Confucius lived towards the end of the Spring and Autumn Period (770-476 B.C.) when slave uprisings were frequent because of the slave-owning aristocracy’s harsh exploitation and oppression and when new, feudal relations of production were in the ascendant and unprecedented social changes were under way. A faithful running-dog of the slave-owning aristocracy, Confucius who had an ardent love for the dying slave society viewed the rising feudal system with extreme trepidation and great hatred. He abused the revolutionary actions of the rebelling slaves as “offending their superiors and creating havoc” and was consumed with hatred for the Legalists who were against the slave-owning system and advocated the rule of “law.” He wandered from state to state offering his shoddy goods of “restraining oneself and restoring the rites and all under heaven will submit to benevolence,” hoping that people would restrain their desires and act according to the rites of the slave system of the Chou Dynasty, i.e., “not to look at things, listen to things, say things and do things which do not conform to the rites.”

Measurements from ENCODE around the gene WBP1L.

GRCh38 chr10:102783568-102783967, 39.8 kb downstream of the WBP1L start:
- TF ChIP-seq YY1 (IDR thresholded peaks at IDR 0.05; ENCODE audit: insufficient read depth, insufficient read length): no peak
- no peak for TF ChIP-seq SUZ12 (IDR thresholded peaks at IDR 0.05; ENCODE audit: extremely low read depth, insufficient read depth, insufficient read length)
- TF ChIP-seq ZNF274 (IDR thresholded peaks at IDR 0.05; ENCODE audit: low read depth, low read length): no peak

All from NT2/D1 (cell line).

He tried by his mumbo-jumbo of “restraining oneself and restoring the rites” to revive extinct states under the slave system, restore the reactionary rule of the slave-owning aristocracy, reinstate the decadent old aristocrats who had lost their power and privileges and go back to the slave society of Western Chou (circ. 1066-771 B.C.) of his dreams. It can be seen from this that “restraining oneself and restoring the rites” publicized by Confucius was a reactionary programme of the slave-owning aristocracy for restoring the slave system.